The Job of Rebuilding Ukraine—and Russia—After Putin

May 8, 2022

The war is the impetus to accelerate the move away from dependence on dictators’ gas and oil.

A torn Ukrainian flag flies near a damaged church in Malyn, Ukraine, May 4.
PHOTO: ALEXEY FURMAN/GETTY IMAGES

I had a head start in understanding the need to stand up to Vladimir Putin. Russian special forces stormed my plane in Novosibirsk, Siberia, in 2003, some six months after I publicly told Mr. Putin that his government’s corruption was hindering Russia’s development. I was charged with stealing the oil my company produced and not paying corporate taxes on the supposedly stolen oil. I spent 10 years in prison.

Even after the invasion of Ukraine, some Western entrepreneurs and politicians publicly criticize the sanctions against the Putin regime. The West, they say, can’t meet its energy needs without Russia, and refusing to buy Russian hydrocarbons only increases their price, benefiting Mr. Putin.

Those fears are rational, as demonstrated by Russia’s recent decision to cut off gas to Poland and Bulgaria. But they aren’t sufficient reason to weaken the financial blockade against the Kremlin. Democracies will never achieve long-term economic stability if they are susceptible to energy blackmail from dictatorships.

About half of Russia’s state revenues come from oil and gas sales according to 2021 reports by the country’s Ministry of Finance. That money is being used to murder and terrorize people in Ukraine and produce weapons that threaten the entire West. The Kremlin has long deployed energy as a weapon of political coercion and control. It now uses it as a military tactic.

Mr. Putin’s war has exposed Western countries’ energy vulnerability, which is exacerbated by Europe’s slow development of the liquefied natural gas market and some countries’ initiatives to phase out nuclear power. Western democracies also blundered by believing that the authoritarian regimes they rely on for energy would never exploit that dependency. Countries whose politicians owe their power to the well-being of voters forgot that their supplier has no regard for human lives.

For years, businesses and politicians in the U.S. and many Western European countries indulged dictators, rationalizing that they provided political and economic stability. With Mr. Putin on the rampage in Ukraine, however, this isn’t what stability looks like and never will be.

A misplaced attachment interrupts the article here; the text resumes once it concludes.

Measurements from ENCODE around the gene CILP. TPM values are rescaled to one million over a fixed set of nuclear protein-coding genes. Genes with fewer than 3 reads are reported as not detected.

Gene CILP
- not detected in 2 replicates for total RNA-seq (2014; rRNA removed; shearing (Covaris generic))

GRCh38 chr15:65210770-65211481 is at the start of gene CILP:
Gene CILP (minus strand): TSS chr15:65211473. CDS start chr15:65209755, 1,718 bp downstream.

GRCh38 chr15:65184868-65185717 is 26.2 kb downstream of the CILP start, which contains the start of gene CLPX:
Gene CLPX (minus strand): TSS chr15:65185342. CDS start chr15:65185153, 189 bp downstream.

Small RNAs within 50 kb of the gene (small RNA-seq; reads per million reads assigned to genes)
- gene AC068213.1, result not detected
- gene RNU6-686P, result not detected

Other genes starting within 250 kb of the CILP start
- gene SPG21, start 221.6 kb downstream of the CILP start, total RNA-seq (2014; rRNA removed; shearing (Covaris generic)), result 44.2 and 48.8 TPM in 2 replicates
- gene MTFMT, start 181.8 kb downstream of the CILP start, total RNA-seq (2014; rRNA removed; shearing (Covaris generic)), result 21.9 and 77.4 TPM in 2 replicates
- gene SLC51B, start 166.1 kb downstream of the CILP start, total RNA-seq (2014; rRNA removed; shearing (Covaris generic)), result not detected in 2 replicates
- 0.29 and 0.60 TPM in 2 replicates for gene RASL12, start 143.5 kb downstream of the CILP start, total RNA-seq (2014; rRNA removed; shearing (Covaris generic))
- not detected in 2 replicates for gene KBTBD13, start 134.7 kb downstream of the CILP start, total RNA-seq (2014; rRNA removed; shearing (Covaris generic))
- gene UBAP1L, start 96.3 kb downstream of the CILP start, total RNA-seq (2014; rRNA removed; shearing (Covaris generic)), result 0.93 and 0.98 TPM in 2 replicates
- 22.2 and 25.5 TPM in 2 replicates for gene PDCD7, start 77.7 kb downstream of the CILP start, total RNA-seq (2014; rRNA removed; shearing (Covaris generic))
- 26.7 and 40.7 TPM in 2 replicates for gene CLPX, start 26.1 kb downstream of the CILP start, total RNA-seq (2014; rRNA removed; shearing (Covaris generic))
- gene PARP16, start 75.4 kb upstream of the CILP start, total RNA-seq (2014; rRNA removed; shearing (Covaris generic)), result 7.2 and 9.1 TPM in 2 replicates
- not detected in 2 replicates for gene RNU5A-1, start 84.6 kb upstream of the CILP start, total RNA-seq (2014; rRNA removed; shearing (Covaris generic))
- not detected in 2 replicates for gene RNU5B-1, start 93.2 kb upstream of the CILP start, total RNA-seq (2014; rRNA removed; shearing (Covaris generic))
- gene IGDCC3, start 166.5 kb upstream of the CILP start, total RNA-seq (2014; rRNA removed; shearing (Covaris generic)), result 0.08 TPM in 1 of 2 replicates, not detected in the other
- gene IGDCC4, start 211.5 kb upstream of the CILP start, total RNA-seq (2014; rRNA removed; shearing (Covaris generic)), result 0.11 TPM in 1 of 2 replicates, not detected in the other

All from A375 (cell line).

It is ludicrous that Germany, the most industrialized European country, has proved incapable of swiftly ramping up weapons production. To meet its long-term economic and strategic security needs, the West must once again become self-sufficient in producing key industrial and military goods.

Of course, there will be costs involved as countries wean themselves off dictators’ gas and oil. But the world of hydrocarbons is gradually coming to an end. Oil and gas will continue to exist in our lives for decades, just as coal and horses still do, but nobody should ever again be able to use force and be shielded from retaliation by threatening to cut off the energy supply.

Ukraine is the impetus to accelerate the move away from fossil fuels. This will require significant investment and time, perhaps 10 years. Electricity prices could rise above pre-invasion levels but in return there will be security and jobs. American industrialists in the 20th century were able to provide their workers with decent housing. Imagine the social benefits, such as health insurance, training and pensions, that entrepreneurs could offer today.

Ukraine needs our help to secure victory. In Mr. Putin’s mind, he is at war not only with Ukraine, but also the U.S. and the North Atlantic Treaty Organization. He must be defeated there lest he need to be defeated on NATO territory in due course. Defeat for Ukraine would prolong the Putin regime, increasing the risks for the world.

But the job doesn’t end with a Ukrainian victory. It includes rebuilding Ukraine—a task worthy of revived European and American industries. Russia also will need a revival, and we must start thinking of what comes after Mr. Putin. Russian history teaches us that defeat in war brings overwhelming problems for a regime within two years. A stable Russia will come about not by replacing one autocratic ruler with another but by establishing a federal parliamentary republic that coordinates the interests of Russia’s regions and doesn’t hijack their resources to wage war.

Mr. Putin’s invasion has exposed the threat posed by authoritarian regimes. The West must be ready to respond. Eliminating its hydrocarbon dependency, helping Ukraine to victory and revival, and planning for a de-Putinized Russia must be part of the response.

The article was first published in The Wall Street Journal